Bobby Miller was born in Florida to take-charge parents — his mother was in management for a Tampa Bay restaurant group and his father was a ship captain — so it’s not surprising he naturally gravitated toward a leadership role.
“I’ve always been an ambitious person,” said Miller, 40, seated on the patio of an Italian Village bar in late July. “Even when I was a teenager I was always the person who was like, ‘Let’s make this happen.’ I don’t know why. It’s just who I am.”
Earlier this year, Miller officially launched Revelator, a promotional venture he’s taken to describing as an “entertainment and lifestyle company” — a phrase that conjures images of “Parks and Recreation’s” Entertainment 720. The similarities end there, however. Where Aziz Ansari’s Tom Haverford generally favors unattainable projects fueled by a passion for celebrity culture, Miller takes a far-more grounded approach to business, building things patiently and with community support.
“It’s all about being smart about the opportunities that are there, and approaching them in a very deliberate way,” he said.
The company made its successful debut earlier this summer with the second annual 4th & 4th Fest, a daylong concert held at Seventh Son Brewing Co. and headlined this year by Wilco spinoff The Autumn Defense and Operators, a new band spearheaded by Dan Boeckner and Sam Brown of Divine Fits. Next up is The Ultimate Beer Run, an early September fun run that combines craft beer with jogging (and, quite possibly, indigestion). Further down the road Miller and Co. — the businessman has surrounded himself with a crack team that includes Adriana Mundy and Patrick Crawford — have plans to stage a craft beer festival in late 2014/early 2015 and a large-scale music festival on par with something like Cincinnati’s Bunbury Music Festival as early as summer 2015.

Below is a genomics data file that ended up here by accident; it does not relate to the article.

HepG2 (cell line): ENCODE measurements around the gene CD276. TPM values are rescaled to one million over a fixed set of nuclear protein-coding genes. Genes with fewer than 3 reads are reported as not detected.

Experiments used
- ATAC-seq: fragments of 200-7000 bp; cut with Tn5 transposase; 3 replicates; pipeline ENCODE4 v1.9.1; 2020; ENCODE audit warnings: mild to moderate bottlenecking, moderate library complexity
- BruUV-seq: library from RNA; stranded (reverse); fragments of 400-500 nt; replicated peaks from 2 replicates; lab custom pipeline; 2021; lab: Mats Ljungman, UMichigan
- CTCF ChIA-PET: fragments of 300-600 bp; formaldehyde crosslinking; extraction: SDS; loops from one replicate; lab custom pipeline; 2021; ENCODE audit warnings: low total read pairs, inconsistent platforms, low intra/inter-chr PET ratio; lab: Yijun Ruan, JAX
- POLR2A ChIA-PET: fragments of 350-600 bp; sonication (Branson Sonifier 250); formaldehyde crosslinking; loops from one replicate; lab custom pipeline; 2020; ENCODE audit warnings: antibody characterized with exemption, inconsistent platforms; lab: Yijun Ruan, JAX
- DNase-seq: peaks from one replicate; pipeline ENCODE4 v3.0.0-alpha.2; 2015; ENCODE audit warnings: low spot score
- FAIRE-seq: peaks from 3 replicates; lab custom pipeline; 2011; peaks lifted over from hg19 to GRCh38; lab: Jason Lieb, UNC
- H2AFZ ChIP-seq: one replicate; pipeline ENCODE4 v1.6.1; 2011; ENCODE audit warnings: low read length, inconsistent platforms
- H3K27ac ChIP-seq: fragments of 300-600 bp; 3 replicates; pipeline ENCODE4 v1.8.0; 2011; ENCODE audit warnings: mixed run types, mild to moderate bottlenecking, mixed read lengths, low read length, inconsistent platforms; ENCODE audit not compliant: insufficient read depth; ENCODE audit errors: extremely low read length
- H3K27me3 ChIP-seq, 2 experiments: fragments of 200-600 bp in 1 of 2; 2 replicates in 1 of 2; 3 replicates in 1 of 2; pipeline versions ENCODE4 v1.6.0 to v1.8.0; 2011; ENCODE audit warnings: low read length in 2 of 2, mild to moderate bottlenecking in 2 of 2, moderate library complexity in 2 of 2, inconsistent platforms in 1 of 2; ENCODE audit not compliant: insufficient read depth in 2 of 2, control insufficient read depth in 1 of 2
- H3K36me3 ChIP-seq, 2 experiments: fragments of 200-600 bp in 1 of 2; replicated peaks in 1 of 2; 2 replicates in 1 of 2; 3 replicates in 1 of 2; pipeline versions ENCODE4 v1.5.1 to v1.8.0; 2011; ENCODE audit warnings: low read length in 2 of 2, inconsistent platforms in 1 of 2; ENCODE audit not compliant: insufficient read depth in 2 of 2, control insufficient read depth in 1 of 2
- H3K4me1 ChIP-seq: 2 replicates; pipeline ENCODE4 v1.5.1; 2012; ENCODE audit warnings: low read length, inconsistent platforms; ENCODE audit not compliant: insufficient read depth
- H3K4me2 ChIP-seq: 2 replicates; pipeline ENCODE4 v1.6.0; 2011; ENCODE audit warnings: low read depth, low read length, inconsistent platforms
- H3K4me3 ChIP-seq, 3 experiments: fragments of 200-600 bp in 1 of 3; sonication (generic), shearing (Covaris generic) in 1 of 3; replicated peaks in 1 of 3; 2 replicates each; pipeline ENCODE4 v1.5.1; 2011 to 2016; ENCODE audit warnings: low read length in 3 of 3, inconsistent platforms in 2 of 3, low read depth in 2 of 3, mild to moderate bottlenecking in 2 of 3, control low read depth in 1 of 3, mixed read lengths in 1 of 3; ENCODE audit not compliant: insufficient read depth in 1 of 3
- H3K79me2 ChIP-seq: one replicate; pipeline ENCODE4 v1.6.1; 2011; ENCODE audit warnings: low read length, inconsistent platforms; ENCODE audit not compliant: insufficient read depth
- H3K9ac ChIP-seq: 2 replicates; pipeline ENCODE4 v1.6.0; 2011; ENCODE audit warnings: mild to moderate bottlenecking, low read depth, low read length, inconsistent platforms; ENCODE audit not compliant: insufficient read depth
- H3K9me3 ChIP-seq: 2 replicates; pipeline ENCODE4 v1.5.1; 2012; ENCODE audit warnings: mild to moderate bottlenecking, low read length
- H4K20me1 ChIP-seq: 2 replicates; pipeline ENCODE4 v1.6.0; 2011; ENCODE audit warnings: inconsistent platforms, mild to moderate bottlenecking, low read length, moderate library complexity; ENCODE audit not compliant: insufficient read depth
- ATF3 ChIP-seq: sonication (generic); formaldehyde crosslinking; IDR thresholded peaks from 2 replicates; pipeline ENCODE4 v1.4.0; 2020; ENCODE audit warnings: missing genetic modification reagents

“These aren’t especially novel concepts. People have done them before, but they tend to do them really [poorly],” said Miller, who promoted his first shows as a college radio DJ at Bowling Green State University and served as a local marketing rep for a blue-collar beer purveyor for more than five years before leaving to launch Revelator last year. “Take the craft beer fest. Generally with beer fests you go into this nondescript exposition hall and it’s kind of hot and there’s some generic cover band playing that isn’t very good, so it always feels like some weird cash grab. With [Revelator] we want to make sure everything we touch is always well thought out and well executed.”